We bought two new board games over the holidays.
One of them is Ora et Labora.
Ora et Labora is a wonderful game. It takes many of the basic concepts of Agricola, and matches them with some of the best aspects of Le Havre, while also introducing a few innovations that simplify the operational aspects of the game.
From Agricola, we get the theme of medieval peasant farming, with its cultivation of grain and livestock and its progressive development of your farm into an estate. From the "farmers and moors" expansion of Agricola, we get the concepts of food versus energy, and the tree and peat cards as resource production.
From Le Havre, we get the various different types of basic and developed resources, and we get the introduction of buildings which can be constructed and developed on your estate.
An important mechanical improvement is the game wheel, which arranges for the introduction of basic goods into the game without the labor-intensive need to sprinkle game tokens onto the board at the start of each round, which occupies a lot of time in both Agricola and Le Havre.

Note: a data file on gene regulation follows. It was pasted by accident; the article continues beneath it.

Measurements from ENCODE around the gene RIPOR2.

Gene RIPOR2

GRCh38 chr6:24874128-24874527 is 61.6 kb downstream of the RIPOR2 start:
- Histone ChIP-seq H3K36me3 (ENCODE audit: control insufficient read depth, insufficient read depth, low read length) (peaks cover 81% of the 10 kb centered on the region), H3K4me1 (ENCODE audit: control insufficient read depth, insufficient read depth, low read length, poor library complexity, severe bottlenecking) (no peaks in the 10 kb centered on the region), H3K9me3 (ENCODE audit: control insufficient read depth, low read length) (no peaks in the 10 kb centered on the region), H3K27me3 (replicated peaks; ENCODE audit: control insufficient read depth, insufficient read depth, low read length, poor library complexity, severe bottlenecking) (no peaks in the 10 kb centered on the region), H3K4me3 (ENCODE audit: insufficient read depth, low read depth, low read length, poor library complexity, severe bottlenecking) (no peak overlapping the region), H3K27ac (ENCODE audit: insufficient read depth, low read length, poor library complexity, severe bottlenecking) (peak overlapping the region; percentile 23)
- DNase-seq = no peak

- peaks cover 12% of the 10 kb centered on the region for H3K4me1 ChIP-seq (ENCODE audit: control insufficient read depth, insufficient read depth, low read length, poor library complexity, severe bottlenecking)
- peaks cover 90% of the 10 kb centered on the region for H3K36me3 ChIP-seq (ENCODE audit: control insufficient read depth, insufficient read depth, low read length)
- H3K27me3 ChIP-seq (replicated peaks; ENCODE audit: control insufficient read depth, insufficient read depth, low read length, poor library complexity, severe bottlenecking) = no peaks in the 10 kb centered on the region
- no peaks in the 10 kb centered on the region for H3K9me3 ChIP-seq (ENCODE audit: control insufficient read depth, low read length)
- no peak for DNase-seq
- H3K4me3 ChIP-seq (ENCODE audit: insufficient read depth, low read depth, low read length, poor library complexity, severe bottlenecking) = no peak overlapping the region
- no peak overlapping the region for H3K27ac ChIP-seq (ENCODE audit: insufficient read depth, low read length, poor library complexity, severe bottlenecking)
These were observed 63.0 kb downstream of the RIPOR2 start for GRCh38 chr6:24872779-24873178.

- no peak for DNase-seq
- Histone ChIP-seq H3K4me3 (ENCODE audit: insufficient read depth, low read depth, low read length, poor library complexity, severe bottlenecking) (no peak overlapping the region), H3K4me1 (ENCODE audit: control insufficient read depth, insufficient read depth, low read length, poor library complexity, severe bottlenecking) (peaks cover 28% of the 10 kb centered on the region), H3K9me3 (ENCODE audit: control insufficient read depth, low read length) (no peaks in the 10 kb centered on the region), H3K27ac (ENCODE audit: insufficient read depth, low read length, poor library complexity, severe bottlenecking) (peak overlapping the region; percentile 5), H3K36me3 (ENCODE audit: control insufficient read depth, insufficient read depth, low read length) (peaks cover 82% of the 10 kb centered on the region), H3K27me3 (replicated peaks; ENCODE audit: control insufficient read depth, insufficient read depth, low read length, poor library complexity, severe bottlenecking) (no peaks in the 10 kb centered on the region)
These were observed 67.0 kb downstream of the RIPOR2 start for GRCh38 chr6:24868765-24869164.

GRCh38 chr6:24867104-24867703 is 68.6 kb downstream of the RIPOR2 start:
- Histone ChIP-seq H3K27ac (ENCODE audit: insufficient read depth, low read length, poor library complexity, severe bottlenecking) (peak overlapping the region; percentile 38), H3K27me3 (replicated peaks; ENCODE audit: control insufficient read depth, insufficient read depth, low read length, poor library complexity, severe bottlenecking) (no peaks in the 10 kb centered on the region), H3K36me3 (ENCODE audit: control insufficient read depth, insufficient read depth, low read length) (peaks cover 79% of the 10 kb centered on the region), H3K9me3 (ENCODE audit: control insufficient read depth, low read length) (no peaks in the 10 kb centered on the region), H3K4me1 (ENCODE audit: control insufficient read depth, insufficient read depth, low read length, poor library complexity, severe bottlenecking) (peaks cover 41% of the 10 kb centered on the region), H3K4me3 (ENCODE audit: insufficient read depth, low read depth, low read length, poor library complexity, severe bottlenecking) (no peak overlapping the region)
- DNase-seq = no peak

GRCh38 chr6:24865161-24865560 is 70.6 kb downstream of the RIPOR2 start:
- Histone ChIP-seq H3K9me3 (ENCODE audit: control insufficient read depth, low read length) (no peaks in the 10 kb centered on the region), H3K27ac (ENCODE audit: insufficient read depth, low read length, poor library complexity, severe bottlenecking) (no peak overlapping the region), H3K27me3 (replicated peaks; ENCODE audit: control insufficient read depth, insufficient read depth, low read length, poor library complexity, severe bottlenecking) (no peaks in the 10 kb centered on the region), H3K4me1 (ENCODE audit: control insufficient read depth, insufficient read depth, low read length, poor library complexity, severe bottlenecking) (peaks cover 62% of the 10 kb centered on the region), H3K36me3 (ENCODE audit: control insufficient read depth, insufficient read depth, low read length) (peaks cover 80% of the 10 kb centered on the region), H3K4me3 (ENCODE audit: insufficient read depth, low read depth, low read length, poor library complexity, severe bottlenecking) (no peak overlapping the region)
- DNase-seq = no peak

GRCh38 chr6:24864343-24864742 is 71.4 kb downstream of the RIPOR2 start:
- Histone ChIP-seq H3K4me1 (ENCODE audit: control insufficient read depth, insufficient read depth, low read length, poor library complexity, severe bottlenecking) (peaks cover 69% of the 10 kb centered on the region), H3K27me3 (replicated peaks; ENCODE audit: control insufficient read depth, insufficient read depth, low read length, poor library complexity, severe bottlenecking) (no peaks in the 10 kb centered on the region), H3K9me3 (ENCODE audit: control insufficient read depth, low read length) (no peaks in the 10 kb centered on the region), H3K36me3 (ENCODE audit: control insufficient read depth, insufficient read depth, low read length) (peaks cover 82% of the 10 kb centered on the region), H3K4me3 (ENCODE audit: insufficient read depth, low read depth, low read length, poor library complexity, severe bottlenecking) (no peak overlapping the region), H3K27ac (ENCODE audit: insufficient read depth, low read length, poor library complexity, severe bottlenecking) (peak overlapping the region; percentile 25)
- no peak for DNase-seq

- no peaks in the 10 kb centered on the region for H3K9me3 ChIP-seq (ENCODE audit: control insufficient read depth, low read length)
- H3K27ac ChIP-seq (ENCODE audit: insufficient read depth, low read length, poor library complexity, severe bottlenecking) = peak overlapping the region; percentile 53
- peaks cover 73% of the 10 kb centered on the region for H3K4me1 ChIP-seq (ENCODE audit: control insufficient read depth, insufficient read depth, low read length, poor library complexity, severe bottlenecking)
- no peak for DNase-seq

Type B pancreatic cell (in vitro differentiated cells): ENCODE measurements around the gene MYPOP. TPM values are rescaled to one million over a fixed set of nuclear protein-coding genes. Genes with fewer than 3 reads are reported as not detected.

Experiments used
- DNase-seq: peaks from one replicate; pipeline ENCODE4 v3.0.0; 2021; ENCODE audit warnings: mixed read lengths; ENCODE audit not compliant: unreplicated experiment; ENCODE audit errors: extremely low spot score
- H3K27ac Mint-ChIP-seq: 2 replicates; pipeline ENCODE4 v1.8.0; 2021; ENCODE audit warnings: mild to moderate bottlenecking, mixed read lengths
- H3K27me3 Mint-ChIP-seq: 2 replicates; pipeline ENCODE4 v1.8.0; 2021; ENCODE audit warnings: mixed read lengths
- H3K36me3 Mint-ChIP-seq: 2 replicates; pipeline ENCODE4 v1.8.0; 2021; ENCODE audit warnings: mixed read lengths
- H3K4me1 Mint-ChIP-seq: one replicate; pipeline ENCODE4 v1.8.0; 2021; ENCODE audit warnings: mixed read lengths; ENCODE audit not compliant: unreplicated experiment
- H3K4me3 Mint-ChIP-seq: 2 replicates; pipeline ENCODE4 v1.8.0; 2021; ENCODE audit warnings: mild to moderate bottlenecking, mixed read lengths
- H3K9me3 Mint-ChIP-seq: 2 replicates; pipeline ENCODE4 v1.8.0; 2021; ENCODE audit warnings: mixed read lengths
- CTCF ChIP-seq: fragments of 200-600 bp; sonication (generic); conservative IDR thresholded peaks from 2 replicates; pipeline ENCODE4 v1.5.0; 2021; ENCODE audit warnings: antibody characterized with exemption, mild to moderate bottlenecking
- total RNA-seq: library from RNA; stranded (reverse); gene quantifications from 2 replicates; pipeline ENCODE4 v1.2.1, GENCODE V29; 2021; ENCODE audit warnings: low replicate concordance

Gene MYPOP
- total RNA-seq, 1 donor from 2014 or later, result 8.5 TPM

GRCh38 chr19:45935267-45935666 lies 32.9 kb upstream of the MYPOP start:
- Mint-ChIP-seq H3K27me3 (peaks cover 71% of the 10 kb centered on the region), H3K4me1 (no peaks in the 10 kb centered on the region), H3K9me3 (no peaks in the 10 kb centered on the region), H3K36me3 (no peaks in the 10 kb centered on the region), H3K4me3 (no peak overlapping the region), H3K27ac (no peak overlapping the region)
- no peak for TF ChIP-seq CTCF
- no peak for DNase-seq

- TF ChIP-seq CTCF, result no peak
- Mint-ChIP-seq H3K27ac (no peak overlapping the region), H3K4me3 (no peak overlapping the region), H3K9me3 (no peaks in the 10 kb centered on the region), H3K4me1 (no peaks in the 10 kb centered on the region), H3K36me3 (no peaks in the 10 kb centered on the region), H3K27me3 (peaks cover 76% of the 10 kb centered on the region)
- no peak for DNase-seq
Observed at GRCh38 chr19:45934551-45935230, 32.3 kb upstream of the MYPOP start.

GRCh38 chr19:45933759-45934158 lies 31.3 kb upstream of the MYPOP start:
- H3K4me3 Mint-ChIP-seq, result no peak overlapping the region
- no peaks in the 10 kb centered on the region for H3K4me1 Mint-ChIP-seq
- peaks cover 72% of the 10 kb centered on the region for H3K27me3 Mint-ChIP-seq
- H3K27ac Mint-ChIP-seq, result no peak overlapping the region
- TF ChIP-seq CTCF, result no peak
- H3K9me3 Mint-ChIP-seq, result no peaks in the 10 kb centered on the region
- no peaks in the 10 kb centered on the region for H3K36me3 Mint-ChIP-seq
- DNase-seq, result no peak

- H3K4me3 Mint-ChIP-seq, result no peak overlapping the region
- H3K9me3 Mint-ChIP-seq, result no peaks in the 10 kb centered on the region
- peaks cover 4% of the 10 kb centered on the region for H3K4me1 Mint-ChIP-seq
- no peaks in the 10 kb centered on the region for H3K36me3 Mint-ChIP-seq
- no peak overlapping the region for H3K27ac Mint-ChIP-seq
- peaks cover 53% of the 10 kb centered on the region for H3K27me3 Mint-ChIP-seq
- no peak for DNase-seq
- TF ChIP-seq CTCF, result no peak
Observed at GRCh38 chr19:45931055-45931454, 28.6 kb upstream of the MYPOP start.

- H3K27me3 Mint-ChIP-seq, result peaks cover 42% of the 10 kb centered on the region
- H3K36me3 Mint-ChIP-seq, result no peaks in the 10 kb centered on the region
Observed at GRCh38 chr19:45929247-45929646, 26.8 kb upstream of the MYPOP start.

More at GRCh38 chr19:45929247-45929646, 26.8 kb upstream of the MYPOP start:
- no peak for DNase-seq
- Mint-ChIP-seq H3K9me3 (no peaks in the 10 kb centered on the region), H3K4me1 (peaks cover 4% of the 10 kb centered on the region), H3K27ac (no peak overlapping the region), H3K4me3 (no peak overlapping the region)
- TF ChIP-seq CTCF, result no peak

As you would expect from a Uwe Rosenberg game, Ora et Labora is deep and complex, with lots of choices, and very sophisticated strategy and tactics. It is also superbly crafted: the pieces are well made, the rules are thorough and precise and clear.
And, like other Uwe Rosenberg games, Ora et Labora is designed to work well for two players, and also has a solo version.
Unfortunately, although we've had the game for six weeks now, we've not yet found the time to play an entire game through to conclusion; we're just too busy. But hopefully soon...
I suspect that Agricola will continue to hold its sweet spot in our hearts, as it was the game (together with Ticket to Ride) that got us back into board gaming about a decade ago after we had fallen off the board gaming habit.
But Ora et Labora seems to be a wonderful game and I'm looking forward to playing it more as time permits.